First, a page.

p. 1795                                  C

No. 746.


        (Guide to the Materials for American History, to 1783, in the Public Record Office of Great Britain. Vol. I. The State Papers by Charles M. Andrews, pp. 82–83.)

        The Board of Trade, in origin at least, did not constitute a separate department of government, and therefore its papers, though in character departmental and arranged according to the common departmental plan, properly belong among the state papers. The board was legally only a body of advisers to the crown and its papers would naturally fall into the same class as those of the Privy Council and the Secretary of State.
        Regarding the early history of the bodies created for plantation control nothing need be said here. Before 1696 great dissatisfaction was expressed by the mercantile classes because the control of trade was in the hands of courtiers without experience, and therefore Parliament determined to obtain the direction of matters of trade and plantations. It charged the adminis- tration with neglect of the interests of the merchants and in 1695 and 1696 adopted a large number of resolutions providing for a Parliamentary control of trade. But the king refused to allow this encroachment on his prerogative and a compromise was effected. On May 15, 1696, William III. caused a commission to issue under the great seal constituting a special council or board for the purpose of promoting the trade of the kingdom and of inspecting and improving the plantations in America and elsewhere. This commission followed in all respects the resolutions of the House of Commons, which in their turn were based throughout on the instructions to the Shaftesbury council of 1672.
        The commission erected a council composed of two groups of members. First, the high officials of state, including afterward the auditor general of the plantation revenues. These officials were ex officio members, whose presence was not required unless they desired to attend or the public business demanded it. Nevertheless, the board took pains to remind each one, when he entered on his term of office, that he was a member, requesting him to attend when he could. Many did attend, particularly the secretaries of state, and took an active part in the work of the board. Second, the active or paid members, supposedly competent men, upon whom the actual work of the board fell. Three constituted a quorum for ordinary business. Yet even with this small number a quorum was sometimes wanting, and in 1709 the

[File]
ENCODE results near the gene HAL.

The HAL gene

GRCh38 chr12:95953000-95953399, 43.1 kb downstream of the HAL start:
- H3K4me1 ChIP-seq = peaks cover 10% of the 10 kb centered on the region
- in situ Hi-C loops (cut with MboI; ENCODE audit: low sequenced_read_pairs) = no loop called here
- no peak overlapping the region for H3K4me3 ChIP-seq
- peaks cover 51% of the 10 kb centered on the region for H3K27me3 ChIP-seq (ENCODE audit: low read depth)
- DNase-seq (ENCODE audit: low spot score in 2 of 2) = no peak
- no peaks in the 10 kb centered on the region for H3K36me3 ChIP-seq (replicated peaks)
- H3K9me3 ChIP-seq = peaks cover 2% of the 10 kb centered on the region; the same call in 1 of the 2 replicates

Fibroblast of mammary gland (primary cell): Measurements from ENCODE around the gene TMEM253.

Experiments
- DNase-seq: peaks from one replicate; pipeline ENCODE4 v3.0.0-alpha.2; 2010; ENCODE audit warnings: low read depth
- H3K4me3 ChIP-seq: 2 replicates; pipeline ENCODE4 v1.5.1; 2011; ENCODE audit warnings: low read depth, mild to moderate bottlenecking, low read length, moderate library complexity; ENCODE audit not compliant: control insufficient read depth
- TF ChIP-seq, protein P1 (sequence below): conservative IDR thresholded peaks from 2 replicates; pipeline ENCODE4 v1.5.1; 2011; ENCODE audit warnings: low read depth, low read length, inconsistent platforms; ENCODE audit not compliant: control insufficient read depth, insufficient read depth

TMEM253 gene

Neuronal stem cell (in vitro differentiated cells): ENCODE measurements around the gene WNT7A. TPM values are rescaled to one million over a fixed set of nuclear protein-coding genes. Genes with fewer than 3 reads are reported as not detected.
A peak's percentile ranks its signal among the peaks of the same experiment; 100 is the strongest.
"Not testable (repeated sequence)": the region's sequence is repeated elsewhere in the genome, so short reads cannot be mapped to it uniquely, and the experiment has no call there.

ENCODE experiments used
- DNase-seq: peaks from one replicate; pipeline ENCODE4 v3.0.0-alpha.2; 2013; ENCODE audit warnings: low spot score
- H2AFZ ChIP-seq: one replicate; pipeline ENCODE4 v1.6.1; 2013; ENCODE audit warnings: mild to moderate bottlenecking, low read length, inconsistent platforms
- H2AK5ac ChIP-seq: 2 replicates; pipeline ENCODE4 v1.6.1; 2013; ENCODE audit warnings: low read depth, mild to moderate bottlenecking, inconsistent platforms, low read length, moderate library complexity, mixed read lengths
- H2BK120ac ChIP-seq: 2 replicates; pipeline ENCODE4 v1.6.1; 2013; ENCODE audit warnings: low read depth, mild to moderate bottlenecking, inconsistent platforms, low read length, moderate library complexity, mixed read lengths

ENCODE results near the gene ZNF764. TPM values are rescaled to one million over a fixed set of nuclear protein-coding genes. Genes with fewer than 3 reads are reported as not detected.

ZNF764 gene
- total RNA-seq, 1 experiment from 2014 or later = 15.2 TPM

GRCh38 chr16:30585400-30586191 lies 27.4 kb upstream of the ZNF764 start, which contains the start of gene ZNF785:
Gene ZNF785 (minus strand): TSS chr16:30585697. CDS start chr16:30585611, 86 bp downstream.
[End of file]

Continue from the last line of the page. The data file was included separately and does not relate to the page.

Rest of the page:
p. 1796

Secretary of State had to write to the board insisting that if any had to be absent on account of private business they should relieve one another and take their turns “always having enough in town to do business in pursuance of their commision.” At first, reports and representations had to be signed by five members, but after 1697 the number was reduced to four or more and this continued to be the rule for the remainder of the board's history. Generally one or two meetings a week were held, except during August when the board broke up for a recess, but later the number varied, sometimes rising to five and at other times, notably in 1774, dwindling to two meetings a month. The duties of the board, as the many commissions show, were rather the protecting and furthering of trade and commerce than the administration of the colonies. In fact, with the administration of the colonies as such the board had nothing to do, though it was required to keep itself informed on this point and to obtain such information as was necessary to hasten the settling and improving of the plantations so as to render them more useful and beneficial to the kingdom of England. The main object of the board was to develop the colonies in the commercial interest of the mother country.



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